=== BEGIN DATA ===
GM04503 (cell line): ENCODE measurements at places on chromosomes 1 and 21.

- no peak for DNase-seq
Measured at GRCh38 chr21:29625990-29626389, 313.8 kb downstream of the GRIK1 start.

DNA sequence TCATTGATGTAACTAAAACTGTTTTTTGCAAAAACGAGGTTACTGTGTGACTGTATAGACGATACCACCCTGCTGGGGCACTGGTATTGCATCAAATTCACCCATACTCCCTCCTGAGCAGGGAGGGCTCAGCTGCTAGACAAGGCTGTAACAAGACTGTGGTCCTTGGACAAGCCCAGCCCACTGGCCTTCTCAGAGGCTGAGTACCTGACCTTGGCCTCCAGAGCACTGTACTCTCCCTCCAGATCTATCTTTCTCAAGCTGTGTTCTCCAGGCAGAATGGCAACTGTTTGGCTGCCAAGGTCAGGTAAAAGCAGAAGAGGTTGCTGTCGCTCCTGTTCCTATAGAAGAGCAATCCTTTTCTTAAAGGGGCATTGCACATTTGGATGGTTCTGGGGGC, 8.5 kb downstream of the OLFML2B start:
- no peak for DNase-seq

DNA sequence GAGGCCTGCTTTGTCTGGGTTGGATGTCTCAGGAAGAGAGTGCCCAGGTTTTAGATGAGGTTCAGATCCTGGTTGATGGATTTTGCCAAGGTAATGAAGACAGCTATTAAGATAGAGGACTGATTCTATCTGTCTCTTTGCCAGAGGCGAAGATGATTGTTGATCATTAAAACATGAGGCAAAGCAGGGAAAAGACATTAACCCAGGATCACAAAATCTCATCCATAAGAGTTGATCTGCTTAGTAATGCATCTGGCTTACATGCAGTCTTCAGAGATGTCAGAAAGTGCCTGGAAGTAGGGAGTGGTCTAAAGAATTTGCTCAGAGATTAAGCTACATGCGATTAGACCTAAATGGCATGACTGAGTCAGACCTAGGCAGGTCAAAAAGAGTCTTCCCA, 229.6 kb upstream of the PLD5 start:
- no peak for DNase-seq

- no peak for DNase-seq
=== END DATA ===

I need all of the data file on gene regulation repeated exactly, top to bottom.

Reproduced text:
GM04503 (cell line): ENCODE measurements at places on chromosomes 1 and 21.

- no peak for DNase-seq
Measured at GRCh38 chr21:29625990-29626389, 313.8 kb downstream of the GRIK1 start.

DNA sequence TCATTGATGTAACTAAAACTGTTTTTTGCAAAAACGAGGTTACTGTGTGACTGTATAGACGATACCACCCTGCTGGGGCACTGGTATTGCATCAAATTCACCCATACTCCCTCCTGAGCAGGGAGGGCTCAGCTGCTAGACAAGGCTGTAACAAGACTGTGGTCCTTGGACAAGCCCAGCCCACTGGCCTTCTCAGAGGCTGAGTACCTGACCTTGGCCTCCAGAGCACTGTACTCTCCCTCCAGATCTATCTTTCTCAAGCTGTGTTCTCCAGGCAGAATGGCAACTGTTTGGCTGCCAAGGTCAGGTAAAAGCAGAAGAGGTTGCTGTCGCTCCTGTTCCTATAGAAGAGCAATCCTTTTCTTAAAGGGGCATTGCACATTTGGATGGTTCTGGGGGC, 8.5 kb downstream of the OLFML2B start:
- no peak for DNase-seq

DNA sequence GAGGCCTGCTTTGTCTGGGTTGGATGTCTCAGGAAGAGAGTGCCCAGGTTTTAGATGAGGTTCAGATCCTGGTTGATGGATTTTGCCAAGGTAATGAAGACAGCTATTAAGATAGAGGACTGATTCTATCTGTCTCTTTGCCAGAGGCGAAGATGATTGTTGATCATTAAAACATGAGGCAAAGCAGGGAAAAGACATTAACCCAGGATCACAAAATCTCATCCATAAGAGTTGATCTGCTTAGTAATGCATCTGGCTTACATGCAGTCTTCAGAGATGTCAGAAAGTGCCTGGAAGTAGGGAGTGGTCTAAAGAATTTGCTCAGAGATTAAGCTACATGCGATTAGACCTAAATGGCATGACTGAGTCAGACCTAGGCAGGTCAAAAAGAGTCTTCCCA, 229.6 kb upstream of the PLD5 start:
- no peak for DNase-seq

- no peak for DNase-seq